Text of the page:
Tandem lens arrays as micro-optical fly’s eye condenser enable efficient, etendue-conserving homogeneous illumination of rectangular or hexagonal areas. The micro-optical multi-channel slide projector with additional buried apertures offers continuous light intensity distributions at the expense of lowered system transmission /2 /. We developed a new optics design combining advantages of both approaches: Irregular fly’s eye condensers /3 / form automotive high and low beam intensity distributions. Switchable segmentation for glare-free driving beam uses controlled array channel cross-talk. The chips of a linear LED array address either regular operation of the fly ́s eye condenser or channel-crosstalk of different order (Fig. 3).

Grayscale lithography is employed for the mastering of the fly ́s eye condensers. Irregular lens arrays (Fig. 2) with sag height of more than 50 μm and diffraction limited profile quality were generated /4 /. Subsequent replication by UV-molding realizes double sided, aligned polymer-on-glass elements. The driving beam demonstrator (Fig. 1) consists of two identical modules, each incorporating LED array, collimation optics (field lens and collimation asphere) and tandem array in a metal housing. Tilted assembly of the two modules enables switching of horizontal segmentation with 1.5° width and a ECE conform luminous intensity of > 50 kcd. A total of about 800,000 micro-optics are installed, which optimally bundle the light in the direction of travel and ensure good visibility even at night and bad weather.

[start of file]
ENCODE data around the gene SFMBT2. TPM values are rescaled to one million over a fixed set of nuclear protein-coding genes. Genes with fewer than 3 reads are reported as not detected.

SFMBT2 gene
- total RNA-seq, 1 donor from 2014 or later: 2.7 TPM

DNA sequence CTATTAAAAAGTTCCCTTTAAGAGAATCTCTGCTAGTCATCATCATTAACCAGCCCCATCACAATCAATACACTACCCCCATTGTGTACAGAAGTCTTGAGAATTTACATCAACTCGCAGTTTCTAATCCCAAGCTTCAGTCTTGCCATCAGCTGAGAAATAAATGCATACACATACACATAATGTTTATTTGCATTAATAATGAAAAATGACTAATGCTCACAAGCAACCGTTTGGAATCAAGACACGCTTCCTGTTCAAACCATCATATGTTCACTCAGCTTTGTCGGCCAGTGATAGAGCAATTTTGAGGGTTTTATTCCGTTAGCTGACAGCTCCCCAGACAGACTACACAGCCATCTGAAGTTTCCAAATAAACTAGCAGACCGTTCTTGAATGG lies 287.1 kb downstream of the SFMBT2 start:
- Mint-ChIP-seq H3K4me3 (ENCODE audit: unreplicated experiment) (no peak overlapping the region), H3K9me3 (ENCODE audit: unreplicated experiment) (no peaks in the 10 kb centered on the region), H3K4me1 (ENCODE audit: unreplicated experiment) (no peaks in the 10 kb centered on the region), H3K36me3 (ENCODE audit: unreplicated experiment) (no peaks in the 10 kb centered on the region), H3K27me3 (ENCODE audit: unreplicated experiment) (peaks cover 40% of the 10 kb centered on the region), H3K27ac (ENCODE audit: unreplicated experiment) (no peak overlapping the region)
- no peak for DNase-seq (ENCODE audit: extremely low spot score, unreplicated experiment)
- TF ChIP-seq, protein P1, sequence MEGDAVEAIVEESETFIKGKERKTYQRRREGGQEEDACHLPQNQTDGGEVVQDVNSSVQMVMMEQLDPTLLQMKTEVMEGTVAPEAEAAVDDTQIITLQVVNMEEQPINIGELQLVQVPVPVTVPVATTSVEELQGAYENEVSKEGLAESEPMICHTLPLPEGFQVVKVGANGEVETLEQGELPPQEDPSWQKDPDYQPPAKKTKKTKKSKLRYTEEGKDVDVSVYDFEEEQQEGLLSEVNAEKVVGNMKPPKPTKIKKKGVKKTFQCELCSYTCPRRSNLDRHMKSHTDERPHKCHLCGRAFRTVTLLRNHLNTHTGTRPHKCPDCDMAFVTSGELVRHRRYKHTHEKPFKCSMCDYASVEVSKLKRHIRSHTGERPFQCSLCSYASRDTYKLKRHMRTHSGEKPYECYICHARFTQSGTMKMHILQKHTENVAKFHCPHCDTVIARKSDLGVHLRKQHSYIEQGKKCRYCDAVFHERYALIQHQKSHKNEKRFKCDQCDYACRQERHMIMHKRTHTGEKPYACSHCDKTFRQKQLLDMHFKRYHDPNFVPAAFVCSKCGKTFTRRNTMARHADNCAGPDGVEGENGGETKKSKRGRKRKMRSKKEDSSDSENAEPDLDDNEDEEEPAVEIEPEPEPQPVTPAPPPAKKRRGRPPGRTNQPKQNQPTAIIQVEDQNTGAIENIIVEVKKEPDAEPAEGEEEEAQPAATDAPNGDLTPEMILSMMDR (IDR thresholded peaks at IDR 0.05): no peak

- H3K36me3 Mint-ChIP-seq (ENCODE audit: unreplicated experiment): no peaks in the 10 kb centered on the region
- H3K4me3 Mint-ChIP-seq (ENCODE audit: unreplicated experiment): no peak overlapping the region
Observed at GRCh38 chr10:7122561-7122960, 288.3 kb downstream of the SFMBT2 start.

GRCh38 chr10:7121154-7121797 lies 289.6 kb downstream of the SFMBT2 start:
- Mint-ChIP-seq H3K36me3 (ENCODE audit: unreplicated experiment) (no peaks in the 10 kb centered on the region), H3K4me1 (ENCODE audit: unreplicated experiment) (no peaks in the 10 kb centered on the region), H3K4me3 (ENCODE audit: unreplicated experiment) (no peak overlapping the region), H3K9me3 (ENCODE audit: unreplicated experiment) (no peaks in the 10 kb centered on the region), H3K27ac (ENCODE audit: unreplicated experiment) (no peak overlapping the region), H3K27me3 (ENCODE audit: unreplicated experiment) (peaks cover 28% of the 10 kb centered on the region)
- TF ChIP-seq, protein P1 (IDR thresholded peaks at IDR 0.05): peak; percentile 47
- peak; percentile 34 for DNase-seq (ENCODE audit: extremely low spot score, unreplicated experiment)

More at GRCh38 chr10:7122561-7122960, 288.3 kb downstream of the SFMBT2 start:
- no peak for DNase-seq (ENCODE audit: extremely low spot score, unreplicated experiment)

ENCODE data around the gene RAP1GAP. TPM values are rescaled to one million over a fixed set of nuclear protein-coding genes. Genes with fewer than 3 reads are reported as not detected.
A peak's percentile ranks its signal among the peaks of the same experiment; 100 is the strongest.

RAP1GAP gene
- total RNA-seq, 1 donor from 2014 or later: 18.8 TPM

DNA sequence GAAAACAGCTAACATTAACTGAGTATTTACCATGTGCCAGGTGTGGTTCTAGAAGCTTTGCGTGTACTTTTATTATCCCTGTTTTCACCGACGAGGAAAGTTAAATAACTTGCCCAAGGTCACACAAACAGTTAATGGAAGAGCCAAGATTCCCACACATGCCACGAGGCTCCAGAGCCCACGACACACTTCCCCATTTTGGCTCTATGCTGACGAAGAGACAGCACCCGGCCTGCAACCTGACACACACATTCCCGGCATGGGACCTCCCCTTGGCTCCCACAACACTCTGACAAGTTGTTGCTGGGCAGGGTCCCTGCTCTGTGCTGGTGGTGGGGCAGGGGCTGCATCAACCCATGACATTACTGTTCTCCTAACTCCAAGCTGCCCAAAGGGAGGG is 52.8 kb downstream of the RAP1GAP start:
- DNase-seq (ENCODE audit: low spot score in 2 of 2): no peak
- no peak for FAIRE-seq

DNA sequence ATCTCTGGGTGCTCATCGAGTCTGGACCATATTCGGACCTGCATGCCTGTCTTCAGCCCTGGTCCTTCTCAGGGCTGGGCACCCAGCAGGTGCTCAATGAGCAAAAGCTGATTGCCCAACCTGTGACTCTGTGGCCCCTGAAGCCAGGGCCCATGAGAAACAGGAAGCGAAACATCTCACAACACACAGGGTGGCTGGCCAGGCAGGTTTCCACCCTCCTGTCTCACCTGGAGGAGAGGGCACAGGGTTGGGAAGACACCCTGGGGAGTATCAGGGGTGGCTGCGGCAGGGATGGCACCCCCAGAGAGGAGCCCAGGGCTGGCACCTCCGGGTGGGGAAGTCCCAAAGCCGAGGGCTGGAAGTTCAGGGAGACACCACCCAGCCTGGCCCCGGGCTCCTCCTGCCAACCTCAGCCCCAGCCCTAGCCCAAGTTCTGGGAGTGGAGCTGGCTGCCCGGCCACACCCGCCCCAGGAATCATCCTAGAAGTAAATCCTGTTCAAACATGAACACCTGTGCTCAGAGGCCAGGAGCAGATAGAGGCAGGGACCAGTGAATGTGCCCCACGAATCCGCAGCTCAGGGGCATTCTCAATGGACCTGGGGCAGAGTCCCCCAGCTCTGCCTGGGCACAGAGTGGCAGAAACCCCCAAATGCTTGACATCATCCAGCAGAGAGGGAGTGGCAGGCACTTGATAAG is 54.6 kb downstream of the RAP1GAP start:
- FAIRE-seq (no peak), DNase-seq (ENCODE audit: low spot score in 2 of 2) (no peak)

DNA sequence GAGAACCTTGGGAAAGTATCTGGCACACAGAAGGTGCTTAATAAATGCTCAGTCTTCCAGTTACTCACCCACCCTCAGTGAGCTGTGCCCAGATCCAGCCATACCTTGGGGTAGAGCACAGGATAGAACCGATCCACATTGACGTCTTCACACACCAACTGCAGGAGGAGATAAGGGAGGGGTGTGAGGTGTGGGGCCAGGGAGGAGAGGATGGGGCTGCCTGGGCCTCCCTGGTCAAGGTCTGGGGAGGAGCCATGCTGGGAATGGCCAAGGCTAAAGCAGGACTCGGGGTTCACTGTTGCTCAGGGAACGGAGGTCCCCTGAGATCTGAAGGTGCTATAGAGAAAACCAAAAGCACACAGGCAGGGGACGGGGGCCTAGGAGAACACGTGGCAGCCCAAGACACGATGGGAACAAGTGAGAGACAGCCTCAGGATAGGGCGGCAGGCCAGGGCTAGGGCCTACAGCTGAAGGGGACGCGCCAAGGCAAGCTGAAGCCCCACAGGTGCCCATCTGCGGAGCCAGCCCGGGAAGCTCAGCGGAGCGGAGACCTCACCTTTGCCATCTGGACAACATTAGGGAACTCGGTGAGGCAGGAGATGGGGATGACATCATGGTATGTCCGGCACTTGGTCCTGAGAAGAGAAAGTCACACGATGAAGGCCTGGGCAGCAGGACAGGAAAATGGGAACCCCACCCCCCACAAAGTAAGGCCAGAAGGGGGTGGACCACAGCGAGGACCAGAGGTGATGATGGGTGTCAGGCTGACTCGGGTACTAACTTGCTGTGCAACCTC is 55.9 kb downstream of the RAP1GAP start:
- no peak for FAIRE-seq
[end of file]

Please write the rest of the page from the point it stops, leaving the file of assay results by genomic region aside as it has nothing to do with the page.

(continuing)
Authors: Peter Schreiber, Christoph Wächter, Stephanie Fischer, Chen Li, Dirk Michaelis, Robert Leitel, Ralf Rosenberger, Marko Stumpf, Felix Kraze

Arrayed Projector for Displaying Graphics on the Street

Micro lens array developed by Fraunhofer IOF.
© Fraunhofer IOF
Micro lens array developed by Fraunhofer IOF.

Increasing integration of automated functionalities and driver assistance systems in future cars requires continuous improvement of status indicators and user guidance. For in-car applications, consoles with displays are available but communication with persons outside the car remains a problem. A current popular approach is projection of symbols on the street in the vicinity of the car.